Where bands are promoted / relegated, they are given average points for the previous two years. These average points are denoted either ap (average promoted) or ar (average relegated).
Is there a league table of brass bands?
Can a player compete with more than 1 band?
No. A player can only be registered and therefore compete with one band at a time.
The rules allow for transfers should a player decide to move to another band.
For some contests, bands are allowed to borrow a limited number of players.
This situation is proving more problematic for UK bands over time as the number of young players is ever decreasing.
How much do brass instruments cost?
Depending on the make and model, brass instruments come at various prices from £100 to several thousand £+, and in the case of a tuba (bass) even as much as £20,000.
Of course while price plays a significant role in quality and durability of an instrument, the fact remains that the highest price is not always the better instrument.
What’s the difference between a cornet & a trumpet?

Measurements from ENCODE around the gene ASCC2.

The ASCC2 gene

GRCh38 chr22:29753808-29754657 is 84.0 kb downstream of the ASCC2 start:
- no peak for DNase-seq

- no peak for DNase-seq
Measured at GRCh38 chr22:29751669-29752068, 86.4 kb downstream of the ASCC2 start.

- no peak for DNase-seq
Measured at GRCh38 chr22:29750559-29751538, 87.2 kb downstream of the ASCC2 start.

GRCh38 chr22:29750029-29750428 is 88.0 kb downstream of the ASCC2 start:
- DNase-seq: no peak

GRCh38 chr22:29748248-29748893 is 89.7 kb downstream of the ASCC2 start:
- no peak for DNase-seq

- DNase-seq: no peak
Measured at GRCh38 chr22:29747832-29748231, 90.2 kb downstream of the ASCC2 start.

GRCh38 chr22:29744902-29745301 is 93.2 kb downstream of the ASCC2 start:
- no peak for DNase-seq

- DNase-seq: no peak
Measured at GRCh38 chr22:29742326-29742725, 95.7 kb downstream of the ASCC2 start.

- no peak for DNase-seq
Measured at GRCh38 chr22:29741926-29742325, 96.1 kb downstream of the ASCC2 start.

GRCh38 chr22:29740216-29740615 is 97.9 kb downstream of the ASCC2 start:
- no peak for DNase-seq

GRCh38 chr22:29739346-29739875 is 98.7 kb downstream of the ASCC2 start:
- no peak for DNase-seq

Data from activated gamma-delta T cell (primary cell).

The difference is very minor. They both play the same notes and they sound very similar. The trumpet looks a bit longer and more slender than a cornet. Trumpets are usually around 19” long, cornets between 13” and 16”.
The size difference between cornets and trumpets happens because the tubing on a trumpet is only coiled in one complete revolution while the cornet’s tubing is coiled in two complete revolutions.
The difference in sound is mainly attributed to the shape of the bore. Trumpet bores are cylindrical, causing a more piercing and direct sound. The conical bore of the cornet, however, creates a warmer, softer, and rounder sound.
Trumpets are most often found in orchestras, jazz, and in the horn sections of rock and pop bands. Cornets are most often found in a brass band. The main place that you’ll find them being played together are concert and military bands.
If there’s any information that you’ve been looking for and haven’t managed to find on our website, please ask away here where we’ll be only too pleased to help!